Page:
Malloy, lawmakers headed for a clash over electric rates?

Gov. Dannel P. Malloy would use more than $350 million in budget surpluses across the past two fiscal years to mitigate a controversial electricity rate hike his predecessor approved to help balance her last budget.

But the governor could be in for a battle as clean energy advocates, key legislative leaders — and even the state’s largest utility company — are targeting those funds to protect a popular energy conservation program.

“These (electric) bills are too high already and I will make sure that we reduce that tax as much as possible,” Malloy said last week in his budget address to the General Assembly.

At issue is nearly $1 billion total — including $956 million in borrowing —  built into the $19.01 billion state budget adopted last spring and tied to Connecticut’s energy consumers.

Specifically, then-Gov. M. Jodi Rell and the legislature ordered a three-pronged plan to prop up the budget Malloy inherited when he took office on Jan. 5:


  • A charge of 0.379 cents per kilowatt hour – or $2.42 per month for the typical residential customer using 700 kilowatt hours per month – was imposed solely on Connecticut Light & Power Co.’s roughly 1.2 million residential and business customers starting in January and running through June 30. It will raise $40 million for the General Fund.
  • That surcharge climbs to 0.47 cents per kilowatt hour, or $2.65 per month for the typical residential customer, starting July 1. It is limited to CL&P customers at first and is designed to raise $112.9 million per year to help cover the $141 annual debt service on the borrowing, which would be financed over eight years. After October 2013, though, the rate on CL&P customers would be reduced and the 324,000 customers of United Illuminating, the state’s other major electric utility also would begin contributing toward the debt service.
  • And $28.7 million would be drawn each year for the next eight from the $82 million reserved annually for the Energy Conservation and Load Management Fund, which helps households cut their heating bills while creating hundreds of energy efficiency jobs. That $28.7 million also would be used to help cover debt service on the borrowing.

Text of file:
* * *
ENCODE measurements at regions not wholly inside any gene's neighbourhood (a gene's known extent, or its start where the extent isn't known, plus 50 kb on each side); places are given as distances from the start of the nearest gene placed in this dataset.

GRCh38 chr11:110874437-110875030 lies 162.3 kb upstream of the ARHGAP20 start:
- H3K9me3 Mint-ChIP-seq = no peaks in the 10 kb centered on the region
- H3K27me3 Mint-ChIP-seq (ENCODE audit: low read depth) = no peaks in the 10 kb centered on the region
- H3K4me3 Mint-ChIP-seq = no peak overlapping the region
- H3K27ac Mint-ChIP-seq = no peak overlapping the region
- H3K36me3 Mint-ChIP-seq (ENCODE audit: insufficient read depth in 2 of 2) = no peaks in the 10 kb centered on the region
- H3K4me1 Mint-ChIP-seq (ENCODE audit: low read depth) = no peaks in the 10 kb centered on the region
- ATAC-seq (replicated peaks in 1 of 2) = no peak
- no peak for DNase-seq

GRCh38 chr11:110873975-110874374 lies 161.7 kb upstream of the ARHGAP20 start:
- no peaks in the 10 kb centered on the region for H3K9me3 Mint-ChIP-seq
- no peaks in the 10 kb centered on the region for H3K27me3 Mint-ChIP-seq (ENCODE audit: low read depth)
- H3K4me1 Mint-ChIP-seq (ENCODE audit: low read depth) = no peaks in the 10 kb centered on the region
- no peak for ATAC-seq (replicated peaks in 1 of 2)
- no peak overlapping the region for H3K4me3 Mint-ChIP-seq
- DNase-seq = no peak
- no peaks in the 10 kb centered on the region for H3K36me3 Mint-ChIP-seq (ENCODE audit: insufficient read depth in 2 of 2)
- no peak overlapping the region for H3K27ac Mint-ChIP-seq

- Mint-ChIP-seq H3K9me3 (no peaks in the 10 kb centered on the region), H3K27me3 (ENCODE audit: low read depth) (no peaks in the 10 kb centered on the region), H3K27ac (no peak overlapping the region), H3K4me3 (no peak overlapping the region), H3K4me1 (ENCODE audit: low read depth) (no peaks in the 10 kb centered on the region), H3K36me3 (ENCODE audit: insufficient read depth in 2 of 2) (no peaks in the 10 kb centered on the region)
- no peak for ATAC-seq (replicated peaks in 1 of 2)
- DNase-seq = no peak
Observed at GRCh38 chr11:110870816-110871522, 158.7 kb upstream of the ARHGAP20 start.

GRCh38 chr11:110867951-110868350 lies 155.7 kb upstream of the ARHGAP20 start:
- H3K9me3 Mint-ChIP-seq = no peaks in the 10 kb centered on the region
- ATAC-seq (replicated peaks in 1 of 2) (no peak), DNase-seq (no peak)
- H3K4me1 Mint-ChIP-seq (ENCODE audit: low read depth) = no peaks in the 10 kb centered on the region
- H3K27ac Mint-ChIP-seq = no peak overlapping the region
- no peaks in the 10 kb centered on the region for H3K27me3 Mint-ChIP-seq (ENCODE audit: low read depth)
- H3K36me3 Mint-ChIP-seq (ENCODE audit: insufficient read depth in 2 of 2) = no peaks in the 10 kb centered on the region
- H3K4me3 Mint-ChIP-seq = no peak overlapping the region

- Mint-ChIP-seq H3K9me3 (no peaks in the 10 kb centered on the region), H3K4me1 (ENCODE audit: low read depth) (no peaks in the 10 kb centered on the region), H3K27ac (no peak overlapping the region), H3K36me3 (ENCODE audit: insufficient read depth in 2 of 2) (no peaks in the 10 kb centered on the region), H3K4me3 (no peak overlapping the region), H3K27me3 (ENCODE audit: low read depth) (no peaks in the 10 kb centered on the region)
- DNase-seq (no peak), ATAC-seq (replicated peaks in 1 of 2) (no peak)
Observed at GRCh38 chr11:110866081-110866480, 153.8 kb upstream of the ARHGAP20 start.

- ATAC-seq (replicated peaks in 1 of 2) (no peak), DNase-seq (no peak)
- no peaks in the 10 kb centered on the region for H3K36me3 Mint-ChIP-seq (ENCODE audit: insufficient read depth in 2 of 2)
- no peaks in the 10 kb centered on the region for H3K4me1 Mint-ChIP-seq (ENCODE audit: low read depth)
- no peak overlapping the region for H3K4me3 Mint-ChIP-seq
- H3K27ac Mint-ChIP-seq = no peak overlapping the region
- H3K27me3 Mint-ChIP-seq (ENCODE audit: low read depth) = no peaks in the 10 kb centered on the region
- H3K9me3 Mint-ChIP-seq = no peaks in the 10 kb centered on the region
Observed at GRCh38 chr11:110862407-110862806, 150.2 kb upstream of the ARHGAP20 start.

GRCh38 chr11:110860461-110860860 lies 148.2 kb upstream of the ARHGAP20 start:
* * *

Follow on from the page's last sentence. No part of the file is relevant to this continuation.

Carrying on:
But state officials now have an opportunity to slash more than 35 percent off that plan.

That’s because the last fiscal year ended with a surplus $310 million above expectations when the 2010-11 was adopted. And the Malloy administration and Comptroller Kevin Lembo projected the current budget is running $43 million to $57 million in the black.

State officials could scrap the energy conservation raid entirely, wipe out 40 percent of the new surcharge, or some combination.

Malloy, who campaigned on a pledge to address electric rates that are among the nation’s highest, said last week that the plan adopted last year “is really just a way to tax us on our electric bills.”

The new governor isn’t the only one to refer to a new, controversial surcharge on consumer electricity bills as a “tax.”

Connecticut Light & Power Co., one of the state’s two largest utilities, has blasted the surcharge as a “hidden tax” and argued it is unfair that its customers are targeted to bear the initial brunt of the cost of this budget borrowing scheme.

Legislators defended the staggered surcharge arrangement noting they didn’t want to impose new burdens until utility customers finished paying off another surcharge that dates back to 2000 and involves a state-ordered deregulation process.

But CL&P indicated Monday that Malloy’s proposal wasn’t its first choice, given the alternatives.

“At CL&P, we have opposed this kind of burden being placed on our customers in any form,” CL&P President Jeff Butler said Monday. “If only a portion of that burden can be removed, we advocate restoring the energy efficiency fund first because those dollars support and create green jobs and help our customers use energy more wisely.”

But CL&P added that any effort to mitigate the utility bill surcharge is a positive step.

Various clean energy advocates also have espoused first protecting the Energy Conservation and Loan Management Fund, which supports hundreds of jobs in the energy efficiency and weatherization fields and also helps pay for home energy audits that can promote everything from new windows and weather-stripping to improved insulation.

“Consumers save $3 to $4 for every $1 that goes into the fund,” said former state Rep. Jessie Stratton, who co-chaired the Environment Committee as a lawmaker and now represents the private, nonprofit advocacy group Environment Northeast.

Stratton added that every $1 million invested in the fund supports an estimated 41 energy efficiency-related jobs.

The Senate chairmen of the Finance, Revenue & Bonding and Energy & Technology committees, Eileen Daily, D-Westbrook and John Fonfara, D-Hartford, have expressed similar arguments.

Rep. Vickie Nardello, D-Prospect, House chairman of the Energy & Technology, predicted lawmakers would closely analyze the issue but declined Monday to predict what counter-proposals might be made to the administration, adding the governor’s complaints about high electricity rates are valid. “Energy efficiency is a concern, but rates are also concern — always,” she added. “It’s a careful balance that we have to strike.”